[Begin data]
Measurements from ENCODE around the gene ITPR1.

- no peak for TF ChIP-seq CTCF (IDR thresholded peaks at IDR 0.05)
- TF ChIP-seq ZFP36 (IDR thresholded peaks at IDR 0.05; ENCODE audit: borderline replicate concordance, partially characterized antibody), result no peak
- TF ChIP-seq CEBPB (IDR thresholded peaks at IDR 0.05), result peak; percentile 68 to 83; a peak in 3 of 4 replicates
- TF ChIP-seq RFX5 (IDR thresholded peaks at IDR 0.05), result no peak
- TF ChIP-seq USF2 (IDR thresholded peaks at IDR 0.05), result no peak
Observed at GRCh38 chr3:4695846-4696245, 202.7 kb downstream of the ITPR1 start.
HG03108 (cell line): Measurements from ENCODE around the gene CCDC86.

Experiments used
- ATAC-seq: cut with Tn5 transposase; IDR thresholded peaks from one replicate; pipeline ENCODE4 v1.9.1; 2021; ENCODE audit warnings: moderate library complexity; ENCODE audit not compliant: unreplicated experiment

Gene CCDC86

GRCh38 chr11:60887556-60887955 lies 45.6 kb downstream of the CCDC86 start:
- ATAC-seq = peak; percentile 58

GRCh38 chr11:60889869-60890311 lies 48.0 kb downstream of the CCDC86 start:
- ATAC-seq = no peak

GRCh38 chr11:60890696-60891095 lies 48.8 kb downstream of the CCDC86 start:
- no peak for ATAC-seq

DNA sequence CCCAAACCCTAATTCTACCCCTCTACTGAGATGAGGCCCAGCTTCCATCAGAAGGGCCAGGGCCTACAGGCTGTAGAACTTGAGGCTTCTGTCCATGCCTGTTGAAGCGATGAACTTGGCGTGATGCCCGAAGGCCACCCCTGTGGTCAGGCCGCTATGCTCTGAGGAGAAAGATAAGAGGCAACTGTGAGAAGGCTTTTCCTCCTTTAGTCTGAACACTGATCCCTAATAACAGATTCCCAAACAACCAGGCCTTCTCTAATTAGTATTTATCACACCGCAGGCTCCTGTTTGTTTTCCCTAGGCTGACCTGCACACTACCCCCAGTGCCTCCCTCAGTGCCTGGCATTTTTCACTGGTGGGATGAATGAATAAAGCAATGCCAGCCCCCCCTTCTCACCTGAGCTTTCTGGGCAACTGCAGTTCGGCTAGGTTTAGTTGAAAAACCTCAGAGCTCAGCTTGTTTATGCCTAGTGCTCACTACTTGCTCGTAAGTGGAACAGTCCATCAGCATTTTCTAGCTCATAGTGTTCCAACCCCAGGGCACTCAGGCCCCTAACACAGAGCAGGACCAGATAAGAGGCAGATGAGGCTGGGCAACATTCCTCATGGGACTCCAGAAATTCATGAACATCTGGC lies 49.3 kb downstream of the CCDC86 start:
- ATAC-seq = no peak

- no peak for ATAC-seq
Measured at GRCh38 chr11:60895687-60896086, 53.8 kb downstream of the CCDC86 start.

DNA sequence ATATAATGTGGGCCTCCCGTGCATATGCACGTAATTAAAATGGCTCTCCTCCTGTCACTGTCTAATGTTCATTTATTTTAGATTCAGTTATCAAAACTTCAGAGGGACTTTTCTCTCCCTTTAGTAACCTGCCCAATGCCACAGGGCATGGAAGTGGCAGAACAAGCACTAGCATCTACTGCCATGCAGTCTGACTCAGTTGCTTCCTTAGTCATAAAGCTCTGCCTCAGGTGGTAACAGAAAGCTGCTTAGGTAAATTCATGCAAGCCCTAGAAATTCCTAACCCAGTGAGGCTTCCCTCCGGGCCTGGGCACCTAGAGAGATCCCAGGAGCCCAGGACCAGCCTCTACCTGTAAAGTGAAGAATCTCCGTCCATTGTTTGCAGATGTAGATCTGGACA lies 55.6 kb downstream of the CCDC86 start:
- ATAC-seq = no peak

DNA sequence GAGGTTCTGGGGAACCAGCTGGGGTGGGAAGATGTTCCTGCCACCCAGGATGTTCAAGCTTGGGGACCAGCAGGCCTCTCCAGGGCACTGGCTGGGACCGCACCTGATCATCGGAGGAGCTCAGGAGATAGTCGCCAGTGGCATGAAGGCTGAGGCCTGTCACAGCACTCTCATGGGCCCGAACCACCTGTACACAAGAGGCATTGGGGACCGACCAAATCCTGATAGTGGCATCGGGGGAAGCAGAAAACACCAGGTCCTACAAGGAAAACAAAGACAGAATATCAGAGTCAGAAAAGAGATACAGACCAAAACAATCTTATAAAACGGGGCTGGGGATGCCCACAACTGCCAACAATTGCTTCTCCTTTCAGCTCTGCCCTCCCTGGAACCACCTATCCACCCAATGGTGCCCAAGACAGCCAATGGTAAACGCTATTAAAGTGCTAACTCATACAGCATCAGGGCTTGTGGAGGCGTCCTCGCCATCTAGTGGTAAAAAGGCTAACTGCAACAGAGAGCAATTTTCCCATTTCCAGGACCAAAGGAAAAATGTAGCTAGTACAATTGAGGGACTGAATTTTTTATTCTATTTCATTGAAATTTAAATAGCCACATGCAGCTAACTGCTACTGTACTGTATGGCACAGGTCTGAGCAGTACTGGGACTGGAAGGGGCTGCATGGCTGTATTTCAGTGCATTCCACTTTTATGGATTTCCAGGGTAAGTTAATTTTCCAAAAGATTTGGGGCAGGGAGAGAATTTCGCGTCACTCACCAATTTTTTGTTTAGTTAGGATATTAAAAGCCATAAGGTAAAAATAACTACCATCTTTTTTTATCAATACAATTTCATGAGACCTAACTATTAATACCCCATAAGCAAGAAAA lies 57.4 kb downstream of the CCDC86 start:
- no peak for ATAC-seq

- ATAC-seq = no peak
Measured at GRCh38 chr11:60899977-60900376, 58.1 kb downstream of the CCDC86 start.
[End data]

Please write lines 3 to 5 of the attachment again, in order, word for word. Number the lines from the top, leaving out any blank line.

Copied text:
- TF ChIP-seq ZFP36 (IDR thresholded peaks at IDR 0.05; ENCODE audit: borderline replicate concordance, partially characterized antibody), result no peak
- TF ChIP-seq CEBPB (IDR thresholded peaks at IDR 0.05), result peak; percentile 68 to 83; a peak in 3 of 4 replicates
- TF ChIP-seq RFX5 (IDR thresholded peaks at IDR 0.05), result no peak